Arctic Village, Alaska, is about as remote a spot as you'll find in the United States. Tucked into a sweeping bend in the east fork of the Chandalar River, Arctic Village and its roughly 150 full-time residents live more than 100 miles from the nearest "metropolis"—that would be Fort Yukon, Alaska. Population: 582.
And yet, under the terms of a sweeping federal elections bill that hit a wall in the Senate on Tuesday evening, Arctic Village would have been required to keep its polling place open for 10 hours every day for at least 15 days prior to every future federal election.
"The whole town could practically vote in an hour," Sen. Lisa Murkowski (R–Alaska), pointed out Tuesday during a speech on the Senate floor that deconstructed some of the practical issues with the sprawling For The People Act. "When you nationalize something—when you have federal overall oversight—it ends up being a one-size-fits-all mandate coming out of Washington, D.C., that in many cases doesn't work in a place like Alaska."
Federalizing control over elections is a major goal of the bill, which would give federal officials a much-expanded role in regulating things that states have always been left to decide, like when polling places are open and how much early voting occurs. But in a country as diverse as America, one set of rules doesn't make sense everywhere. A possible solution to long lines at polling places in Atlanta creates a ridiculous and expensive mandate in places like Arctic Village.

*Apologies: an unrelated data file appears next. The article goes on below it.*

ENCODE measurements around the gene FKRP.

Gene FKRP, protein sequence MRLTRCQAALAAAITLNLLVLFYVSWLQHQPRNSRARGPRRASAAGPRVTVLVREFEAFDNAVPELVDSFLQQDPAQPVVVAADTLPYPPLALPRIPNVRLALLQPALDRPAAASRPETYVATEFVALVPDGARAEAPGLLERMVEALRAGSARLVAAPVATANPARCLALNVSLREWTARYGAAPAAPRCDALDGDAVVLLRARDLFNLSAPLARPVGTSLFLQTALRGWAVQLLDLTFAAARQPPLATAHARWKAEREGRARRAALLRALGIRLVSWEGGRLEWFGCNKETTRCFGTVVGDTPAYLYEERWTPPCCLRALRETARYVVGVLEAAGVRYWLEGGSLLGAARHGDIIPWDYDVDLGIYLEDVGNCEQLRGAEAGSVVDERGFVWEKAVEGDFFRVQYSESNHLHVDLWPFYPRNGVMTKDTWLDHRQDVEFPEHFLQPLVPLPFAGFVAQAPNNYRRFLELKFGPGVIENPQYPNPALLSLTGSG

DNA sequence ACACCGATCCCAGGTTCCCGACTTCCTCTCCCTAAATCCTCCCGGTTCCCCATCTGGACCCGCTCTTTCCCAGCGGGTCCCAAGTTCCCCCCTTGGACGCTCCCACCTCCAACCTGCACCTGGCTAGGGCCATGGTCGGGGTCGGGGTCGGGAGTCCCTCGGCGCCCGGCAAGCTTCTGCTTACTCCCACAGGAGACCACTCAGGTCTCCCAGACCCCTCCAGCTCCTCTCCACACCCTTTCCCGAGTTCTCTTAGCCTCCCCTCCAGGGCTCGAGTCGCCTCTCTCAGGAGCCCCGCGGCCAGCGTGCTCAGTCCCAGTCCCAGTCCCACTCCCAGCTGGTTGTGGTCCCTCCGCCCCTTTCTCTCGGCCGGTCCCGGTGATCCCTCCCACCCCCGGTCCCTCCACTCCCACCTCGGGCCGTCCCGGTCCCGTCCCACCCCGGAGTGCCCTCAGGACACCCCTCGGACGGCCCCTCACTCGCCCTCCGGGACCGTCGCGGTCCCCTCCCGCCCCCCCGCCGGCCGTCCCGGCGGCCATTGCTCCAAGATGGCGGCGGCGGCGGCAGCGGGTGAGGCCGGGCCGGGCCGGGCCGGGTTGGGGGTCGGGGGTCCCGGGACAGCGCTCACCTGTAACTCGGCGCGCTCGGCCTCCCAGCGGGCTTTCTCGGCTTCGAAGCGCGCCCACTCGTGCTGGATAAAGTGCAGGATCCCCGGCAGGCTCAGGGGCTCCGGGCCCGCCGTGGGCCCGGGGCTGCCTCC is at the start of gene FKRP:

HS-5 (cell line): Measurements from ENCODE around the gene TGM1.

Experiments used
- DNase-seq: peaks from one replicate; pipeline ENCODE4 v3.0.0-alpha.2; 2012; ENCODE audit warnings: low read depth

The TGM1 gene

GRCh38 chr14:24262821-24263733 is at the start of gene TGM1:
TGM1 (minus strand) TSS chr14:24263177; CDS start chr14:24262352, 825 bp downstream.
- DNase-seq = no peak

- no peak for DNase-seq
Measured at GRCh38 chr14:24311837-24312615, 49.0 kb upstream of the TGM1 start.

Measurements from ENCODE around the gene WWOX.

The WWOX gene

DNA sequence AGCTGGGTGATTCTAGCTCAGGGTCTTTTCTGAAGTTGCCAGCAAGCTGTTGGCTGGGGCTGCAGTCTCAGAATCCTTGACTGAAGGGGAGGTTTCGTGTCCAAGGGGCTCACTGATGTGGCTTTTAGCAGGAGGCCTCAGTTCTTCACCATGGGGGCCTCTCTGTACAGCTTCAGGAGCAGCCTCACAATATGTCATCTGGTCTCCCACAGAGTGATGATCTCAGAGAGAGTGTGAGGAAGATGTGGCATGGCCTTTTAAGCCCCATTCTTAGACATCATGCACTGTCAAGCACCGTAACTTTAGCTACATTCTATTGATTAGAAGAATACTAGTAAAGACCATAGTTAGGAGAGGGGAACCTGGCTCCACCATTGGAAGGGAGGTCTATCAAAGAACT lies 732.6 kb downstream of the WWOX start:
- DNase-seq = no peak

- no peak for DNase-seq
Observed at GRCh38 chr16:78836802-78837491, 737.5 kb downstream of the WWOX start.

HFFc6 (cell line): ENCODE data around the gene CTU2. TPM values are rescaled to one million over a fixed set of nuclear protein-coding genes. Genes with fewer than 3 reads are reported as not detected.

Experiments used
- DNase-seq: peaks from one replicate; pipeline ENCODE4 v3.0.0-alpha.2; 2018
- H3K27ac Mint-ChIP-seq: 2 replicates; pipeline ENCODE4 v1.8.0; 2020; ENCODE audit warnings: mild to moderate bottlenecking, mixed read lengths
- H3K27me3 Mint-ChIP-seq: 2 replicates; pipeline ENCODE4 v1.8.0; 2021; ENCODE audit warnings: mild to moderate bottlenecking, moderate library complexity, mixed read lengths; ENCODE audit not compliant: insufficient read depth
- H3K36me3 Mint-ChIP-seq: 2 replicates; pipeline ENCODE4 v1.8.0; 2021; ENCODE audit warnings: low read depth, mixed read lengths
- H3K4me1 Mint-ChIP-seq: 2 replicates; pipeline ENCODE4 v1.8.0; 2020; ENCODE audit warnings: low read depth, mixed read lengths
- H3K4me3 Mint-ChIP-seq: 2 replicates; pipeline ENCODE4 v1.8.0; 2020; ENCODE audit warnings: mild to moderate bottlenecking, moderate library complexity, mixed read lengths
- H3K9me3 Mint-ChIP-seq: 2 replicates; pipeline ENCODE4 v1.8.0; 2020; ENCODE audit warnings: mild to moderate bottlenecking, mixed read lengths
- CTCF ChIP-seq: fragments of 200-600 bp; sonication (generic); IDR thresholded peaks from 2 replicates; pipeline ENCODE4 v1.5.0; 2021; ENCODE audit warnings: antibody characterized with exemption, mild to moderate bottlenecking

"The bill that we have in front of us is not so much about voting rights as it is a federal takeover of the election system, and a partisan federal takeover of the election system," Murkowski said Tuesday. A few hours later, she joined the 49 other Republican members of the Senate in voting against a procedural maneuver that would have allowed the bill to come to the floor for debate—a vote that effectively kills the For The People Act's chance of passing into law anytime soon. (It cleared the House in March.)
The bill is a response to what Democrats see—with good reason, in some cases—as Republican-led attempts to undermine voting rights in some states. Efforts to disenfranchise voters should be steadfastly opposed at the state level, but senators like Murkowski are rightly hesitant to use the hammer of federal law to accomplish that goal.
That's not only because of the silly mandates it would impose on places like Arctic Village. There are also serious legal and constitutional issues with other parts of the bill, which would regulate political speech and mandate state-level behavior in ways the federal government has never before attempted. Even if you don't care about the First Amendment issues in the bill, they would guarantee years of litigation over its provisions.
Instead of creating more certainty about election rules, dozens of lawsuits and conflicting court rulings could create "messy litigation that leaves the state of election law uncertain for years to come," Murkowski said Tuesday. Imagine, for instance, if you had to understand the latest legal battles over Obamacare before being allowed to see a doctor.